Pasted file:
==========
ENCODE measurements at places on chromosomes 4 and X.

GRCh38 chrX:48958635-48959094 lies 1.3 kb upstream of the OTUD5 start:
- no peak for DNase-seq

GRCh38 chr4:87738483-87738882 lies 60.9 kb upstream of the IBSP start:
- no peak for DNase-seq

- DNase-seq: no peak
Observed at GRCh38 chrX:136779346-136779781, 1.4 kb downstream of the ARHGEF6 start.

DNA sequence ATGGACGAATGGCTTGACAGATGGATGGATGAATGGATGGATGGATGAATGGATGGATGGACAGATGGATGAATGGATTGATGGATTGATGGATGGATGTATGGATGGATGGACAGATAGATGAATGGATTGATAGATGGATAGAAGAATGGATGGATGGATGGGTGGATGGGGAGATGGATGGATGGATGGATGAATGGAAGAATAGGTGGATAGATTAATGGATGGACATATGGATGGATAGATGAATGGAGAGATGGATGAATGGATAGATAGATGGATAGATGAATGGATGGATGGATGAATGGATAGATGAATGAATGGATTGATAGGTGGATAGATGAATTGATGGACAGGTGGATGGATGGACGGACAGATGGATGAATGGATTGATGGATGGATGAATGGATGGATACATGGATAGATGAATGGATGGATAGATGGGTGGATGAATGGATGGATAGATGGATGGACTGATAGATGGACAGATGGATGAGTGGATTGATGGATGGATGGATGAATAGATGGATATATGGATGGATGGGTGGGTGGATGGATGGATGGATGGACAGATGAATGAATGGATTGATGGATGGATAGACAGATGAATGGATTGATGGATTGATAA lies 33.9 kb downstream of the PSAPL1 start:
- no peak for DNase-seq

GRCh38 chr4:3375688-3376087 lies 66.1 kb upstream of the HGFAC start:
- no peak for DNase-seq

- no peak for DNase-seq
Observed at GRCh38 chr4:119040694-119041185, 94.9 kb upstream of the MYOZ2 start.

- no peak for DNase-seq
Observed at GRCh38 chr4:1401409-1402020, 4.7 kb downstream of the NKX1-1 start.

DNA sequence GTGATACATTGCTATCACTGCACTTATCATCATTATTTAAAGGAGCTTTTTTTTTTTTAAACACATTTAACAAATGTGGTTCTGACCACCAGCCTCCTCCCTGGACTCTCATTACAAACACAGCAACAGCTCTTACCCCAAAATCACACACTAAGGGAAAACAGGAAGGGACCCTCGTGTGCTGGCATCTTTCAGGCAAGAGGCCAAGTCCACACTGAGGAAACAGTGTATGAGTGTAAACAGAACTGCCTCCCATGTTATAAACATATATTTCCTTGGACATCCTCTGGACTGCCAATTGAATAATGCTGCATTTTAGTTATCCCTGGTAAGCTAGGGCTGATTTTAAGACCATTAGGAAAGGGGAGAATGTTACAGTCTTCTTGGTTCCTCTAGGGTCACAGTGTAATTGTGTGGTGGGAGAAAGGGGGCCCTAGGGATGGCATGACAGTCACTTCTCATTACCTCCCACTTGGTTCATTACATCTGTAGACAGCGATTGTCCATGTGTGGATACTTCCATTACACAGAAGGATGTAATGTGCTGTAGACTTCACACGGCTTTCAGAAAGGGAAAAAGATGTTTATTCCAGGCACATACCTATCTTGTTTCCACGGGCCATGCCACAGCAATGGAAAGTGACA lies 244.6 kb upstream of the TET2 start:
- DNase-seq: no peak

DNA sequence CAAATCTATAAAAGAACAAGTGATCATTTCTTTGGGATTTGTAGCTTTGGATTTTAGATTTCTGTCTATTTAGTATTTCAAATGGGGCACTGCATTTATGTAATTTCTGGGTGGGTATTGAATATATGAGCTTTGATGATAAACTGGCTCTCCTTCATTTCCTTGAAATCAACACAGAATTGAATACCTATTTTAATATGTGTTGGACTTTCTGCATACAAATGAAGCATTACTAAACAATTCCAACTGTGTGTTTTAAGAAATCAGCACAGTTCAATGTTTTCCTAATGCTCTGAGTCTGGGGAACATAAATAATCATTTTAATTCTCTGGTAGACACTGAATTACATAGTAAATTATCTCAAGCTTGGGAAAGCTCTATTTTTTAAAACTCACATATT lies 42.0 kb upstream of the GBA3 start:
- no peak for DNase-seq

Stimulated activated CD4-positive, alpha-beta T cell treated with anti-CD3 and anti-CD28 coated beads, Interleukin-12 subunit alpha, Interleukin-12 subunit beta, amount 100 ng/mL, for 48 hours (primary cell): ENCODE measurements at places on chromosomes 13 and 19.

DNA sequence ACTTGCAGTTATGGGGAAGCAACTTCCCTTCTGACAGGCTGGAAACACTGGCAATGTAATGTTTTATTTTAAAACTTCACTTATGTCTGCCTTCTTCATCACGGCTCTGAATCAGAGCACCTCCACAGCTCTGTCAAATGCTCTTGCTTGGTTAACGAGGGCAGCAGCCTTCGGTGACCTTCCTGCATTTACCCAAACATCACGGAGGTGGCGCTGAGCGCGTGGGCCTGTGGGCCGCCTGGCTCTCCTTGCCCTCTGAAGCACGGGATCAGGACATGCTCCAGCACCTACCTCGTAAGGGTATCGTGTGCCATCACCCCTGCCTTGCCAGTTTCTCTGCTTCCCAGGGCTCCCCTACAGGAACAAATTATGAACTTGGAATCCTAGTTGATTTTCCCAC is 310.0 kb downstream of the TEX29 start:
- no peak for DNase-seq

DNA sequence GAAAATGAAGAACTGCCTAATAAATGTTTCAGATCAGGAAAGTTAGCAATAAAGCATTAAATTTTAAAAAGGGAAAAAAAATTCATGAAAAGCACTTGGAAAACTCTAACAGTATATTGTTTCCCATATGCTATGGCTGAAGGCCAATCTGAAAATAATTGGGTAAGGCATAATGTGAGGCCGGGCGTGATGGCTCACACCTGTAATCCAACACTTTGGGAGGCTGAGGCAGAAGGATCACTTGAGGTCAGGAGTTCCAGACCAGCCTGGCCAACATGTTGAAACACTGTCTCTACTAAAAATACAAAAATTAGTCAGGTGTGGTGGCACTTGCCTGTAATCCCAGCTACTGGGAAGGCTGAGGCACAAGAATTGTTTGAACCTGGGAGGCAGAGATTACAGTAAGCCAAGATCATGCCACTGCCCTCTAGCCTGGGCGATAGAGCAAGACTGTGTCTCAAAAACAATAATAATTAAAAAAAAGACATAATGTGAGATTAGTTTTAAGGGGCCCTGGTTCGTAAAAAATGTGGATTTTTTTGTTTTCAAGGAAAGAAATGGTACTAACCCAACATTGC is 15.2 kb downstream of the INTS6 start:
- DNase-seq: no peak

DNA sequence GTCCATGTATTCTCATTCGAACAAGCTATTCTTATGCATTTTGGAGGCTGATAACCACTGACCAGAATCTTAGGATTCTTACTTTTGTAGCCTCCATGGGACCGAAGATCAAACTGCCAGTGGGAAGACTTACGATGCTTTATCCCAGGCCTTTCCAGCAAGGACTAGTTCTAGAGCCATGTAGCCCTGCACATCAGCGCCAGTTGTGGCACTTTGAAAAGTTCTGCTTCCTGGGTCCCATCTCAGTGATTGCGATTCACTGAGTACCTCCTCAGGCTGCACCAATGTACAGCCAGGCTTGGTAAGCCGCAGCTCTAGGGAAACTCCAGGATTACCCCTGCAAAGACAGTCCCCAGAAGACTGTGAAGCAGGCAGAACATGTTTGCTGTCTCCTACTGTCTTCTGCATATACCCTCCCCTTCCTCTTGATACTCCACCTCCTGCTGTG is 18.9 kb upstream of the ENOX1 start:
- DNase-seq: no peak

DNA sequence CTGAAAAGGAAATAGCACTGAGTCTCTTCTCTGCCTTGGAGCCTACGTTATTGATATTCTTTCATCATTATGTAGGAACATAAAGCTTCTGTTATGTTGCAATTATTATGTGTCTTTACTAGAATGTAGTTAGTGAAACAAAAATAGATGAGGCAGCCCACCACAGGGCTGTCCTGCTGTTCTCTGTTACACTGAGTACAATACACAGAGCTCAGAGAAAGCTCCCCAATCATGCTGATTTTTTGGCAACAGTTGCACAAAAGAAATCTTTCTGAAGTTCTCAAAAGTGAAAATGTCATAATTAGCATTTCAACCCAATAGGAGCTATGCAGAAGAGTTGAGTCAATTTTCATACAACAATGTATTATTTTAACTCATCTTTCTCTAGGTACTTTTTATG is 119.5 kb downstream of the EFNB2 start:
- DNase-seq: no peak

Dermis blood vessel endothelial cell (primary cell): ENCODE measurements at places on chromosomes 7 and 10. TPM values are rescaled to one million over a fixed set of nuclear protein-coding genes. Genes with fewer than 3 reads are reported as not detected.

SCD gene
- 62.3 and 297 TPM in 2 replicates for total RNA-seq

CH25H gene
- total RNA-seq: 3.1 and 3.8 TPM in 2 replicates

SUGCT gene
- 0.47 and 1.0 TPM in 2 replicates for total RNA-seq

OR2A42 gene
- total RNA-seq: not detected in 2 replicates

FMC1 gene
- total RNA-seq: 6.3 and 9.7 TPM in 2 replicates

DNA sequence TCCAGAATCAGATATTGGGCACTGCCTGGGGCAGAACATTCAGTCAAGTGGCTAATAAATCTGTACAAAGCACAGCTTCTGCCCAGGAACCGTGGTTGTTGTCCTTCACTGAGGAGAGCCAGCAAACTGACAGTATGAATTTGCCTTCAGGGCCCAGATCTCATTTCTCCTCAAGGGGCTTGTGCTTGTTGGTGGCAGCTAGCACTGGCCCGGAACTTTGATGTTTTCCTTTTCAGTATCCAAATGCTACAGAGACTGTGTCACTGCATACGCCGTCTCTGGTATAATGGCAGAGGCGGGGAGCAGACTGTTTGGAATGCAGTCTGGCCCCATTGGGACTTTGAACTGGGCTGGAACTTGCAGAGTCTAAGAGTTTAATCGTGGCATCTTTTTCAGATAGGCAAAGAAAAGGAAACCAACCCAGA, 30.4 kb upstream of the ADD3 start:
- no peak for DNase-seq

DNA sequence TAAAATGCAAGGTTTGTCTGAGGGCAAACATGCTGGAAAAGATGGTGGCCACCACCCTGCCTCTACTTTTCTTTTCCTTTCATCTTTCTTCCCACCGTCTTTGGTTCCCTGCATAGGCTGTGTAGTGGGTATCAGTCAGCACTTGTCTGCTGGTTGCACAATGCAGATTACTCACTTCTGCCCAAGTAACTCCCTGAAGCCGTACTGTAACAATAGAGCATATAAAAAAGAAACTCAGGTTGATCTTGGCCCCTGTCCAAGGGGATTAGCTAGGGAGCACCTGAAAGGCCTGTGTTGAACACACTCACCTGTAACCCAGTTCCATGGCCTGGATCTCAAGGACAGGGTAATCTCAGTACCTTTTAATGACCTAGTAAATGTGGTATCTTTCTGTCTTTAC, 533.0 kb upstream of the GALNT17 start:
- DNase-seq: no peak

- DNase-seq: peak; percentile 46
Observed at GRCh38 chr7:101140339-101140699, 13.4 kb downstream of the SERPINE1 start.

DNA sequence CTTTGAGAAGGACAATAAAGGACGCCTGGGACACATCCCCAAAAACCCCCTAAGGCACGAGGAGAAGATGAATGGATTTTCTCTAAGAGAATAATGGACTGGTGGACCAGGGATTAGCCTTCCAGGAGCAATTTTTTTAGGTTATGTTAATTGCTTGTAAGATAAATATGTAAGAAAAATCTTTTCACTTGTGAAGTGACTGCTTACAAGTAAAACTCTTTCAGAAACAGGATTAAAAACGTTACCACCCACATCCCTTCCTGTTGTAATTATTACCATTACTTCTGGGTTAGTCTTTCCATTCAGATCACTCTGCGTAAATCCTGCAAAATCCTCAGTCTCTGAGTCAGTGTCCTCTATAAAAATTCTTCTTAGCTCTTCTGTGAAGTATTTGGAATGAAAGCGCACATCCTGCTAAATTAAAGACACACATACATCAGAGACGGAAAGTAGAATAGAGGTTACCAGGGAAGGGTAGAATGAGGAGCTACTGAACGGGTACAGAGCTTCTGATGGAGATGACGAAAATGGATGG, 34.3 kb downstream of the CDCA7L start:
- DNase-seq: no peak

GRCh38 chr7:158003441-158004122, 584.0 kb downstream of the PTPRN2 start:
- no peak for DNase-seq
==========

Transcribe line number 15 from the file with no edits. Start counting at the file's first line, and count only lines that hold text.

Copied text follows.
Observed at GRCh38 chr4:1401409-1402020, 4.7 kb downstream of the NKX1-1 start.